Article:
Back in November we showcased here a list with 8 Books Every Designer Should Read, and to the present day, five months later we keep receiving emails from readers thanking us for the list and asking for a new round of recommendations. Based on that, I decided to gather a few more books for you to check out. Since I’m not a designer, I had to ask my friends who are designers and developers to help me out with some recommendations, and here is a new round of books we believe may interest you. Feel free to also give your recommendations in the comments.
The web is an ever-changing medium whose scope, application, audience and platform continue to grow on a daily basis. If you’ve worked on the web for any amount of time, you’ve likely heard or even used the term “progressive enhancement.” Since the term’s inception, it has been considered a best practice for approaching web design. But what is it really? And how do we reconcile its meaning with the rapid evolution of the languages and browsers we rely on to do our jobs?
A visual treat for anyone who loves fonts and typographic design.
The Anatomy of Type explores one hundred traditional and modern typefaces in loving detail, with a full spread devoted to each entry. The full character set from each typeface is shown, and the best letters for identification are enlarged and annotated, revealing key features, anatomical details, and the finer, often-overlooked elements of type design. Containing in-depth information on everything from the designer and foundry, the year of release, and the different weights and styles available, The Anatomy of Type is more than a reference guide to the intricacies of typeface design. It is a visual send-up of some of the world’s most beloved typefaces, beautifully displayed in vibrant color.
Originally published in French in 1967, Semiology of Graphics holds a significant place in the theory of information design. Founded on Jacques Bertin’s practical experience as a cartographer, Part One of this work is an unprecedented attempt to synthesize principles of graphic communication with the logic of standard rules applied to writing and topography. Part Two brings Bertin’s theory to life, presenting a close study of graphic techniques including shape, orientation, color, texture, volume, and size in an array of more than 1,000 maps and diagrams.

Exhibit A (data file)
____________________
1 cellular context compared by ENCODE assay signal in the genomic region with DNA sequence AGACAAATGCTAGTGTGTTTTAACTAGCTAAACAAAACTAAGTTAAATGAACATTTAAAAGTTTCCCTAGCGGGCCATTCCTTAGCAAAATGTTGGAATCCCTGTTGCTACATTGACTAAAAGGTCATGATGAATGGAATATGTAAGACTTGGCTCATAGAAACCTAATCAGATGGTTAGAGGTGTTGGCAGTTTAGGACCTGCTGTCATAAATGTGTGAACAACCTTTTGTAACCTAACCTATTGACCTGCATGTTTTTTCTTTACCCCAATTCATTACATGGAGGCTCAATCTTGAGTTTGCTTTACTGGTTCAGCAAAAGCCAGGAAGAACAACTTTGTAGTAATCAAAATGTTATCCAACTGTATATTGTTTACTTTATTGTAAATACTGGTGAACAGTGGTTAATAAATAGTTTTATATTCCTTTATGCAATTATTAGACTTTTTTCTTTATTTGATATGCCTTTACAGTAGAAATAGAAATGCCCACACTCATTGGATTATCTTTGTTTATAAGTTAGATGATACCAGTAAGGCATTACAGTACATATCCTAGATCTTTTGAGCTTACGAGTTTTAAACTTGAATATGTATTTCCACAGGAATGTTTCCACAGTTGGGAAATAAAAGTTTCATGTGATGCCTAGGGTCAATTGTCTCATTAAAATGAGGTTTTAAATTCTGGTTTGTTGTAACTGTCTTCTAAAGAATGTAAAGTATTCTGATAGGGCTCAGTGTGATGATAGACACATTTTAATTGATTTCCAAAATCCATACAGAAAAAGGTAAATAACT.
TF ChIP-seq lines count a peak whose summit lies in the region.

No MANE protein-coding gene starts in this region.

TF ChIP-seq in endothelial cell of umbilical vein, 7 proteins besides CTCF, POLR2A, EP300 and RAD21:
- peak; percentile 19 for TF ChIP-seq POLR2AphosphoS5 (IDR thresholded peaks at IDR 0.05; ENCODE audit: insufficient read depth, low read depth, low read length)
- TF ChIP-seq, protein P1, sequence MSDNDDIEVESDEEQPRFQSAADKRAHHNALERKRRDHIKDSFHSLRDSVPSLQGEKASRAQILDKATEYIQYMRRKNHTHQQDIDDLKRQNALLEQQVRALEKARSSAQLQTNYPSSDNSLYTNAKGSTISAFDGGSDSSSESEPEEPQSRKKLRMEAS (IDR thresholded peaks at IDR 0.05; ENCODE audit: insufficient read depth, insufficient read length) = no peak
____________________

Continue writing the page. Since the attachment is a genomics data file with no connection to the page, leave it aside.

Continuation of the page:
A Practical Guide to Designing for the Web aims to teach you techniques for designing your website using the principles of graphic design.
Featuring five sections, each covering a core aspect of graphic design: Getting Started, Research, Typography, Colour, and Layout. Learn solid graphic design theory that you can simply apply to your designs, making the difference from a good design to a great one.
Learn how to use typography on the web.
Typography has long been an invaluable tool for communicating ideas and information. Words and characters once impressed in clay, written on papyrus, and printed with ink are now manifest in pixels of light. Today’s web typographers can help their readers find, understand, and connect with the words, ideas, and information they seek.
Thus, legibility and readability are the foundations for the typographic theories and practice covered in Typographic Web Design. You’ll learn how to choose fonts, organize information, create a system of hierarchy, work with tabular information, create a grid, apply a typographic system across multiple pages, and build a font library.
BETTER CONTENT MEANS BETTER BUSINESS. Your content is a mess: the website redesigns didn’t help, and the new CMS just made things worse. Or, maybe your content is full of potential: you know new revenue and cost-savings opportunities exist, but you’re not sure where to start. How can you realize the value of content while planning for its long-term success?
For organizations all over the world, Content Strategy for the Web is the go-to content strategy handbook.
Read it to: Understand content strategy and its business value; Discover the processes and people behind a successful content strategy; Make smarter, achievable decisions about what content to create and how; Find out how to build a business case for content strategy.
New in the “100 Ideas that Changed…” series, this book demonstrates how ideas influenced and defined graphic design, and how those ideas have manifested themselves in objects of design. The 100 entries, arranged broadly in chronological order, range from technical (overprinting, rub-on designs, split fountain); to stylistic (swashes on caps, loud typography, and white space); to objects (dust jackets, design handbooks); and methods (paper cut-outs, pixelation).
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